Sunday, January 31, 2010

Down on Deck - Part 2

In an earlier post I wrote about an archival image in the Annapolis Heritage Society's collection of a woman standing on the deck of ship. Until fairly recently I had thought that image to be solitary photograph. While it was a very interesting image, I was not expecting to find a mate. Because of this, I was thrilled to see today's image when I was looking through a collection which we have recently digitized. While taken from a different perspective, this is clearly the same vessel and the same woman on deck. This photograph was taken bu Samuel Newton Weare circa 1900.

Unlike many of the vessels which made the Annapolis Royal region their home, this one was not for fishing. Looking toward the bow we can see that this is a square rigger. Since the other masts are not visible it is difficult to tell whether this is a bark, a brig or a ship. Despite the style of the vessel, we know that it would be used to carry cargo to ports around the globe. Most likely it was a part of the triangular trade which existed between Nova Scotia, the Caribbean and Europe. By the time this image was taken around 1900 Nova Scotia would have been exporting lumber, salt fish and some fruit. From the Caribbean, the main products which were imported were sugar and rum. The European market provided a wide range of products including textiles, furniture and porcelain. Sadly, inexpensive salt fish from what is now Atlantic Canada propped up slavery in parts of the Caribbean. This inexpensive source of protein meant that slaves could be kept and fed the worst the fish caught and salted on our shores. Of course, slaves were given the poorest quality of salt fish available.

What I like about this image is the scale of the vessel. Everything is so large that the three people standing on the deck are almost an afterthought. The size is actually not actually that grand when you consider that this would be their home for months or years at a time. Here they would fight storms, ice and doldrums. Sailors could expect to experience both the sadness of losing crew members as well as the joy of finally passing through the Digby Gut and making for home.

All for now,
RGS

Saturday, January 30, 2010

A Short Mid-Winter Thaw

We had a very short mid-winter thaw in the Annapolis Royal region earlier this week. After a dreary gray day filled with rain showers, we awoke to a pleasant, sunny, and mild day. It was almost enough to make you think that spring was on its way. I even found myself, in a fit of hopefulness, peeking into gardens to see if any brave plants were starting to send up green shoots. Well, I can report that there were no plants peeking up and that, as usual, the weather has now decided to take a change toward the more seasonal. If you take a look at the last image in this post you will see that the ground has returned to its normal winter appearance. Believe it or not, this final image is the road to my house.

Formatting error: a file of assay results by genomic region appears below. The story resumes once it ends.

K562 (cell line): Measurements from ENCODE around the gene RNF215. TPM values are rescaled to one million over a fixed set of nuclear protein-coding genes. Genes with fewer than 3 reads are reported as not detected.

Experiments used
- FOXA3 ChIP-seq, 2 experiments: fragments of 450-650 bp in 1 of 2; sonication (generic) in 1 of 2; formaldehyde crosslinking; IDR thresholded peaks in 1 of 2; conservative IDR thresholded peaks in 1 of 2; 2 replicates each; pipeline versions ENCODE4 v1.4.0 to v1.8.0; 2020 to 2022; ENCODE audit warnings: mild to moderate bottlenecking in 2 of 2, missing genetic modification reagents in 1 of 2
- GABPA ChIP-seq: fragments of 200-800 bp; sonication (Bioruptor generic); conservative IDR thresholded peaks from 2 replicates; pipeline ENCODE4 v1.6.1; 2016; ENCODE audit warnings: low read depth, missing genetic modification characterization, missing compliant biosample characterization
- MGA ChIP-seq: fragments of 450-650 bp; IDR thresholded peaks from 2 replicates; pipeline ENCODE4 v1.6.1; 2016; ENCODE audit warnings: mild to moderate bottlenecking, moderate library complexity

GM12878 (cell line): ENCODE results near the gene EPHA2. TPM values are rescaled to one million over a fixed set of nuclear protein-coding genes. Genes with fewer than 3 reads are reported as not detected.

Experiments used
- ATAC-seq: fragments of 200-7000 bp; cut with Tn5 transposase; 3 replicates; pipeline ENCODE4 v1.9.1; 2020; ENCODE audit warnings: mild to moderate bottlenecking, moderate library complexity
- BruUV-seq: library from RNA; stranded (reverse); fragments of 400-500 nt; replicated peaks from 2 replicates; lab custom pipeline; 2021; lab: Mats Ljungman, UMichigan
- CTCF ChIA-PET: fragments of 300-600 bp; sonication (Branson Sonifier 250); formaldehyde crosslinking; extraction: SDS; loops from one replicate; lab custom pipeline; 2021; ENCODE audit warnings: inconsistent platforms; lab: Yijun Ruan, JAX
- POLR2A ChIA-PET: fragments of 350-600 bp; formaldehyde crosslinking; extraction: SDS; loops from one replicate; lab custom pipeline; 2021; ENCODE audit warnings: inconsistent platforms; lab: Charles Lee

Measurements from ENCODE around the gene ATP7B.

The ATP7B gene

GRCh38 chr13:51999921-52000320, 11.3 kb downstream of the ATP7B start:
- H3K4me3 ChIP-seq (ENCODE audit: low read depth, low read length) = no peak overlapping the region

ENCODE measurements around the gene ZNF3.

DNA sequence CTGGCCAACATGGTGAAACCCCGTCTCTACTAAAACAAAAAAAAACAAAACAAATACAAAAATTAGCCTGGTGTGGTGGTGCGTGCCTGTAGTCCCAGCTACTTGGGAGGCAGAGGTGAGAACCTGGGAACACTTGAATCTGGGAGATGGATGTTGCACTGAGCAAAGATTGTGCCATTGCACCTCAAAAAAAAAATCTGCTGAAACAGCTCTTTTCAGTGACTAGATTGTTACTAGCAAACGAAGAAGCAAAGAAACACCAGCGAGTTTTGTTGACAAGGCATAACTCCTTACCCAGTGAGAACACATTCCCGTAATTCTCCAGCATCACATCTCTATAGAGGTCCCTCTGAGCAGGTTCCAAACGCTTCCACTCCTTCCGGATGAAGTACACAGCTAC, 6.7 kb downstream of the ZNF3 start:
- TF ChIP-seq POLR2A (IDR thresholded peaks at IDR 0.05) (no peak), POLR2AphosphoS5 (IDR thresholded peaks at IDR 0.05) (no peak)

On our sunny and mild day I happened to be doing some work at our North Hills Museum site in Granville Ferry. North Hills Museum (which has also been called the Amberman House and the Patterson House) is just a naturally pretty site. While there is some debate about the construction date of the house, it was built in the second half of the eighteenth century in the Neo-Classical Style. I say that there is some debate because an unclear deed trail shows that the house may have been built as early as 1764 or as late as 1787. Properly, this house would be referred to as a New England saltbox. One of the distinguishing features of this style is the roof line of the house. If you look at the house from a side view, you can see that the back of the house extends beyond the line of the front of the house. This is a key element in a saltbox.

Since the day was rather cheerful air I decide to take a few extra minutes at the site and get some pictures. These images just reinforce my belief that North Hills Museum is a stunning property inside and out.


All for now,
RGS

































Wednesday, January 27, 2010

Frederick William Wallace on the Bayshore

Late in the summer of 1911 a young man with a rich Scottish brogue arrived on the Digby waterfront. While he was the son of a blue water Captain, he had never served aboard a ship. As a boy, he had feasted on tails his father told of his adventures in ports around the globe. Wild storms, brawling crewmen and exotic places would have fueled the imagination of a young man. Sadly for young Frederick William Wallace, the path of a blue water Captian was not the one which lay before him. Young Fred showed natural talent as a writer but he refused to attend university opting for a clerk's position with a Scottish shipping line. This position would prove short lived as Fred's father moved the entire family to Hudson, Quebec in 1904.